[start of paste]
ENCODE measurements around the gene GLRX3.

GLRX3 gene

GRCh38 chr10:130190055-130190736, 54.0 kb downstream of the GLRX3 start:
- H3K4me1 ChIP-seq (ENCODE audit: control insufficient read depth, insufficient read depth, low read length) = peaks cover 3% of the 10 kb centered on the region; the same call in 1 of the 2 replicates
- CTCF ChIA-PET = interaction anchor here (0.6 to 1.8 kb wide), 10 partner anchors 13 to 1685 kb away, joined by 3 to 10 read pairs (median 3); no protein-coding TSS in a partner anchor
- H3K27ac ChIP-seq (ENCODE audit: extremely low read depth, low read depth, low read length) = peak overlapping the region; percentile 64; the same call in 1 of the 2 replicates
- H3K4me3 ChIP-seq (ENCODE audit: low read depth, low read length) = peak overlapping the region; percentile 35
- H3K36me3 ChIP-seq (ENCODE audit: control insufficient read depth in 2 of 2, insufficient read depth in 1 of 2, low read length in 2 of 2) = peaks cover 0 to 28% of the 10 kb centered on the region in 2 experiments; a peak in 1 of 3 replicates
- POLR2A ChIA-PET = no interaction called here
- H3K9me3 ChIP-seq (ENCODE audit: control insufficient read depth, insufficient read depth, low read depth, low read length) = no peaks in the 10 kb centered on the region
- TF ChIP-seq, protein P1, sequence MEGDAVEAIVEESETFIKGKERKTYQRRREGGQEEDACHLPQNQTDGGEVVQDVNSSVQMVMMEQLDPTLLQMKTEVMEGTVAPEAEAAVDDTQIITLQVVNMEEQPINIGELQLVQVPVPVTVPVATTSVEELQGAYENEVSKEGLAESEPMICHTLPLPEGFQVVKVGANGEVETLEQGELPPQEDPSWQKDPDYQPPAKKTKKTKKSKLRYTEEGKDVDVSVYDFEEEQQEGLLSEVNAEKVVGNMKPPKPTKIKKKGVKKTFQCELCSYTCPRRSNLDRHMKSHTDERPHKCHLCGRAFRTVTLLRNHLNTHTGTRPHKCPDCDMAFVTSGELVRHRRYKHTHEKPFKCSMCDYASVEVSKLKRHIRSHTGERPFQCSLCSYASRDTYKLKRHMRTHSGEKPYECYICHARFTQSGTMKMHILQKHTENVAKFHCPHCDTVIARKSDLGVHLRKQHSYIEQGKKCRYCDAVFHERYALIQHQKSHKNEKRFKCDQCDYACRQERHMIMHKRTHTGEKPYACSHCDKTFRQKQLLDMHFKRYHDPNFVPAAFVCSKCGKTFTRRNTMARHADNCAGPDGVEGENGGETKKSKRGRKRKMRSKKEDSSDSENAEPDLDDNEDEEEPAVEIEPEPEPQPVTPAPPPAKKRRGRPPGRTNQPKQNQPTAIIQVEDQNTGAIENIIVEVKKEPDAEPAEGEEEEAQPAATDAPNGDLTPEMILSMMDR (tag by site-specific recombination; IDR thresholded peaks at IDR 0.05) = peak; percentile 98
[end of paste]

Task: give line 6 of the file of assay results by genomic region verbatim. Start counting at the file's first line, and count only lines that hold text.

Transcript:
- H3K27ac ChIP-seq (ENCODE audit: extremely low read depth, low read depth, low read length) = peak overlapping the region; percentile 64; the same call in 1 of the 2 replicates